• Ongoing royalties. Licensees will pay a set percentage of unit price or specific dollar amount for each licensed product sold. If you’re claiming a 10% royalty on licensed products and your licensee sells $500,000 worth, your cheque would be $50,000.

Some brands also choose to include sales monitoring as part of their agreement. In this case, the licensor can request sales data from the licensee to check whether the partnership makes commercial sense to continue.

Conversations around discounting licensed products may also arise throughout this process, especially using the royalty payment structure. In your licensing agreement, clearly state the maximum discount your licensees can offer to their customers. After all, a 10% royalty from a $50 full-price licensed product is dramatically different from a $20 discounted one.

  • Think about quality insurance

When you give another company permission to use your name, logo, or likeness on their products, you’re taking a calculated risk.

Your brand is automatically associated with—and to some extent, held accountable for—the quality and content of those products. That’s why it’s vital to include quality assurance terms in your licensing agreement. Your brand identity and reputation are at stake.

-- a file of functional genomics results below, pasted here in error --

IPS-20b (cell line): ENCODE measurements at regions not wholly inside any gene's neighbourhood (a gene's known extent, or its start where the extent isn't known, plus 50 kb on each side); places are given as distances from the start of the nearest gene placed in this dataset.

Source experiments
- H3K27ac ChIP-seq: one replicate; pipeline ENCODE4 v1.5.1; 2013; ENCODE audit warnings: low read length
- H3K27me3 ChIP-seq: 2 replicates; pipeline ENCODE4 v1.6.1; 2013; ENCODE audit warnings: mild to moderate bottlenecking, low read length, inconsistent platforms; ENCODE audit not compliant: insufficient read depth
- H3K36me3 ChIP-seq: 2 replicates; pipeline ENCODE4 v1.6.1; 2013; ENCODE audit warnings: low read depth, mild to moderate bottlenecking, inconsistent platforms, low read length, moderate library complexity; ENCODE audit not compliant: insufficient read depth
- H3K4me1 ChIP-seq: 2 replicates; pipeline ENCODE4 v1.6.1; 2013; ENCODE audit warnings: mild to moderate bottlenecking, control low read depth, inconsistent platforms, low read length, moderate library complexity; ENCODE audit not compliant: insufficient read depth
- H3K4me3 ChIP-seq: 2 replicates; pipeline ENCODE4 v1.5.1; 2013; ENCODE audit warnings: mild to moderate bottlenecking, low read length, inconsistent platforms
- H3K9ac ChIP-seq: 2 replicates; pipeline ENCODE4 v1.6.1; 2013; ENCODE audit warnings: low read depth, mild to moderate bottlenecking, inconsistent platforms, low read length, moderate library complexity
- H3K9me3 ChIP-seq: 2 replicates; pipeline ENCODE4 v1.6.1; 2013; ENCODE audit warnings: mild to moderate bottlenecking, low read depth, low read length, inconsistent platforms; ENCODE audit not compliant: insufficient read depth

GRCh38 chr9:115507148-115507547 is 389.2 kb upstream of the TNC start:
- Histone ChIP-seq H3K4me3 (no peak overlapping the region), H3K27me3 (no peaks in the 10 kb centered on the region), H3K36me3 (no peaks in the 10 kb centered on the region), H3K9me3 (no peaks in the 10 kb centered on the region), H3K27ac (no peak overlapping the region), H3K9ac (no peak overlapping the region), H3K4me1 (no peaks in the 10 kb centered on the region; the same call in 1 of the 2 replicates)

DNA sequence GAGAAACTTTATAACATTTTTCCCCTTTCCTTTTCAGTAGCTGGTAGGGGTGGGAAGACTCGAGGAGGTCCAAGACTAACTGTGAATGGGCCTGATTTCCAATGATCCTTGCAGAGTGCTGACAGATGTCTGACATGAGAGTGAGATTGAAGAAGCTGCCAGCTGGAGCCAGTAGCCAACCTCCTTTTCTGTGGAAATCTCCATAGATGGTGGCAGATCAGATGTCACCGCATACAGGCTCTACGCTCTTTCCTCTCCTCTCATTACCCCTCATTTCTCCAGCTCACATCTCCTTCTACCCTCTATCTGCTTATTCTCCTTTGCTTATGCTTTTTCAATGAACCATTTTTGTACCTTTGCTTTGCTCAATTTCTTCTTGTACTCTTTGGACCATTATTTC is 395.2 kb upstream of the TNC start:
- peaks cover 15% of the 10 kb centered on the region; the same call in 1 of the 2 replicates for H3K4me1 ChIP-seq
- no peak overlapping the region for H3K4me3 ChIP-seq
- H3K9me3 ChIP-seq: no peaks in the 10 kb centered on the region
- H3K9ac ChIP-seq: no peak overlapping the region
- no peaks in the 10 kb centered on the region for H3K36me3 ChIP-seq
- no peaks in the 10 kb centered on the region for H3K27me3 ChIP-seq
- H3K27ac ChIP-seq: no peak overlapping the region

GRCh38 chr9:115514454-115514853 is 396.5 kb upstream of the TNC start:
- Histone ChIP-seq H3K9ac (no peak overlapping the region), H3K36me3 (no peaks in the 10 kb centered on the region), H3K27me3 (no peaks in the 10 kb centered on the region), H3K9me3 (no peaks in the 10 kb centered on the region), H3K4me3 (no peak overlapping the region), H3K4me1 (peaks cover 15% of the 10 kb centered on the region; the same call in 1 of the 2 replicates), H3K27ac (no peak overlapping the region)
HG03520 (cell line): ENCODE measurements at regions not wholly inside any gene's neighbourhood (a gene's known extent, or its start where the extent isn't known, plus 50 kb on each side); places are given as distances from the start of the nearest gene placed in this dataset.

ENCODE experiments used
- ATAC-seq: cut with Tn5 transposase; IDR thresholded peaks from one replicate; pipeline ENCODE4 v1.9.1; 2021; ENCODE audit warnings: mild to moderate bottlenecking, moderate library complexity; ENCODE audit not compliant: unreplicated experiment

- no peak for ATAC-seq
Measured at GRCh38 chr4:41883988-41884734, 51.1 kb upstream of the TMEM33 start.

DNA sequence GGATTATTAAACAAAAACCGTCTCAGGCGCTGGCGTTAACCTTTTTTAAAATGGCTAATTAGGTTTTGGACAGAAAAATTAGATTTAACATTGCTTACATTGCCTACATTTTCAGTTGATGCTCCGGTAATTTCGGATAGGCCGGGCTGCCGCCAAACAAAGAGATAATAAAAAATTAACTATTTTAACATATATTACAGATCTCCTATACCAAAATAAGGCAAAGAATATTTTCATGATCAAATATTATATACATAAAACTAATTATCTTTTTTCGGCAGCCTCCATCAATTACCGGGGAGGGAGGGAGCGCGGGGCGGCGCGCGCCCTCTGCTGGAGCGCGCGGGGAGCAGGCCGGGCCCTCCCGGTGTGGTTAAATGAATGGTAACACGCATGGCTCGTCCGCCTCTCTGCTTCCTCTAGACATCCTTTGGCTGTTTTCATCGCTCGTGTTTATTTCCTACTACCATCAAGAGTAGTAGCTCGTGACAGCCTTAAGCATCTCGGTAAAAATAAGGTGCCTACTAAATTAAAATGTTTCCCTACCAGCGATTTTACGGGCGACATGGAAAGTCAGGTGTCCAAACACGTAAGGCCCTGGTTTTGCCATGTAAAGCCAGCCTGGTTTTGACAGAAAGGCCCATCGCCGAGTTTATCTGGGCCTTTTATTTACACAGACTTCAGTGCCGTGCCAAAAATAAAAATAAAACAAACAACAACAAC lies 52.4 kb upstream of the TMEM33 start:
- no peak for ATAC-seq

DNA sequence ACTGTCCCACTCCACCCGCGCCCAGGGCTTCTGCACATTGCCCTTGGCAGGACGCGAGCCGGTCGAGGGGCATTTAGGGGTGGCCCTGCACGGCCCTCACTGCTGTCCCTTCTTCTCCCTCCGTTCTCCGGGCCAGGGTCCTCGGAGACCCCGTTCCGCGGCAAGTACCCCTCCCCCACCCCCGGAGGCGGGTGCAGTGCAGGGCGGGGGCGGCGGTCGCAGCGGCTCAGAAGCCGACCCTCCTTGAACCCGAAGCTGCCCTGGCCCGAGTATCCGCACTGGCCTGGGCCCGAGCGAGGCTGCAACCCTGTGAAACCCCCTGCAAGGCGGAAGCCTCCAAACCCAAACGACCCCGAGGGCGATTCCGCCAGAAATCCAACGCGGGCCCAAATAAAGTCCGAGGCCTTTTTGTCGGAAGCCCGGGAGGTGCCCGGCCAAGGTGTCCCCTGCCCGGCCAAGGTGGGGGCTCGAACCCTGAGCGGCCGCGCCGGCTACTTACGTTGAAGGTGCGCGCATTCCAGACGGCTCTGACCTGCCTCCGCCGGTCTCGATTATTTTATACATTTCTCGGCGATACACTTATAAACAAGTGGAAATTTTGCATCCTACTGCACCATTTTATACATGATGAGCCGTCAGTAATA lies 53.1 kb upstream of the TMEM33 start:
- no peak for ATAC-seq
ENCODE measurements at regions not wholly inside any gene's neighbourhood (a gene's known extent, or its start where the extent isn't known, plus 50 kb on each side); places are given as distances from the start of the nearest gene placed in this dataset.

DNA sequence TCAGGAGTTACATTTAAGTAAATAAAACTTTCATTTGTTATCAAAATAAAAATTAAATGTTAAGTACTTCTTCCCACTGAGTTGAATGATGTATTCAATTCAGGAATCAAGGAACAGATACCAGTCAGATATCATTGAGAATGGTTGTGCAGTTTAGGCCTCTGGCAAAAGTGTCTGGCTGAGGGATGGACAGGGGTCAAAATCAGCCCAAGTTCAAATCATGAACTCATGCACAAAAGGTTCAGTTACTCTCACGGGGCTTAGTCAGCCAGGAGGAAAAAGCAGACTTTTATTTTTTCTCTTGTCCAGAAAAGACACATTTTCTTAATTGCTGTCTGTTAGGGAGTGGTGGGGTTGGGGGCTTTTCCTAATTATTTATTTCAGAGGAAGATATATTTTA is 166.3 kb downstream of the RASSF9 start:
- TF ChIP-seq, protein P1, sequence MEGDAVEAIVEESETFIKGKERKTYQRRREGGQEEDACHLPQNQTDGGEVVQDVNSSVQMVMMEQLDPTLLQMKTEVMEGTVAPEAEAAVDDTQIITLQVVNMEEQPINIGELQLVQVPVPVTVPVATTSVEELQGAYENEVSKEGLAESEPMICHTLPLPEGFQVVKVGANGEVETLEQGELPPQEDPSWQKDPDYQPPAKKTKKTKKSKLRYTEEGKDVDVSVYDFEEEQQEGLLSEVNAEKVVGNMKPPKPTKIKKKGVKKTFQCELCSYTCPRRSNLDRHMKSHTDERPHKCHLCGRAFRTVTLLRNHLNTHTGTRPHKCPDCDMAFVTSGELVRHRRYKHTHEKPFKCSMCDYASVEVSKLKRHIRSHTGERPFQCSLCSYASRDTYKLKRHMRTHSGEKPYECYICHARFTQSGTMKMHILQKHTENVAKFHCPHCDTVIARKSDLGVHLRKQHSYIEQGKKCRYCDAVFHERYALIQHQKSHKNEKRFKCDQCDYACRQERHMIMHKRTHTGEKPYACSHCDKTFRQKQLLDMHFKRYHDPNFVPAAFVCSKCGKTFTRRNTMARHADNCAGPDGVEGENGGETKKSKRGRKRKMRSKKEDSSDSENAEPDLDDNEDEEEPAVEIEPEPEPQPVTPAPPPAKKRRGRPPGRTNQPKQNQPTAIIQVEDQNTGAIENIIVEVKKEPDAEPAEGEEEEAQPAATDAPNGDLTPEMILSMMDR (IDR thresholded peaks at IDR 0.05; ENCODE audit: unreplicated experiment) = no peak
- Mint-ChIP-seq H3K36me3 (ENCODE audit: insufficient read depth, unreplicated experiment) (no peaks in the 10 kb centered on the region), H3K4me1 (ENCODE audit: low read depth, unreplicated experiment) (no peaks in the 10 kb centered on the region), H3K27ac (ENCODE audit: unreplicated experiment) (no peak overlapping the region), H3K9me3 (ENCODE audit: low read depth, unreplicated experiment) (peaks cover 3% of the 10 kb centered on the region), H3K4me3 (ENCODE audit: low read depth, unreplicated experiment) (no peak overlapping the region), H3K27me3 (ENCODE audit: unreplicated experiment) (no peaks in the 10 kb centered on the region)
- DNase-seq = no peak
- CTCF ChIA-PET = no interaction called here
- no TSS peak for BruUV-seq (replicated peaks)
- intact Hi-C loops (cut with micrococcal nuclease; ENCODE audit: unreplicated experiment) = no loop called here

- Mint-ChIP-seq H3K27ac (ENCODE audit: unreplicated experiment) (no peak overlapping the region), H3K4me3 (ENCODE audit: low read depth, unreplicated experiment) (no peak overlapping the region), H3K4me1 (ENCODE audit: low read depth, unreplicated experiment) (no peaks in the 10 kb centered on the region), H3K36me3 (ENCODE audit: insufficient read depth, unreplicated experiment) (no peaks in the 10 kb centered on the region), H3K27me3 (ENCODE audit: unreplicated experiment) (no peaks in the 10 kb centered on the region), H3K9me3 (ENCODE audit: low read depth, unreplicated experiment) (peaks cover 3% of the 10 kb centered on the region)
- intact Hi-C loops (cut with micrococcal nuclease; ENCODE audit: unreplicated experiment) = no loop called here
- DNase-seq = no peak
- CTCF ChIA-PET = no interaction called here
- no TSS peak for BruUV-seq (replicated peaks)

Quality assurances might include restrictions for the licensee around:

  • Distort images (like your brand logo)
  • Changing your brand fonts or colors
  • Adding new code to the licensed software 

To protect your brand image, in your agreement, clearly define what’s being licensed (i.e., a video game character) and any restrictions on how a licensee can use it. For example: “Licensee cannot use our IP to manufacture or sell alcohol-related products.”


It’s not necessary to have a Mickey Mouse-like figure to engage in brand licensing. Any brand has the option to share intellectual property for commercial purposes, either as the licensor or as the licensee.

Make sure your licensing agreement is flawless by using these pointers. Establish limits on how a licensee can use your intellectual property (IP), especially since their brand name will be combined with yours. Additionally, specify the procedures for quality control and monetary kickbacks.

Although it may seem overwhelming, a trademark licensing lawyer will ensure that your contract is flawless.